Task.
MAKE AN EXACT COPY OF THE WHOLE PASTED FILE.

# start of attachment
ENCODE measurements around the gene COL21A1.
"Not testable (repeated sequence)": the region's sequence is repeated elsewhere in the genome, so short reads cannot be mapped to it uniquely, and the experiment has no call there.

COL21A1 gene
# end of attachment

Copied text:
ENCODE measurements around the gene COL21A1.
"Not testable (repeated sequence)": the region's sequence is repeated elsewhere in the genome, so short reads cannot be mapped to it uniquely, and the experiment has no call there.

COL21A1 gene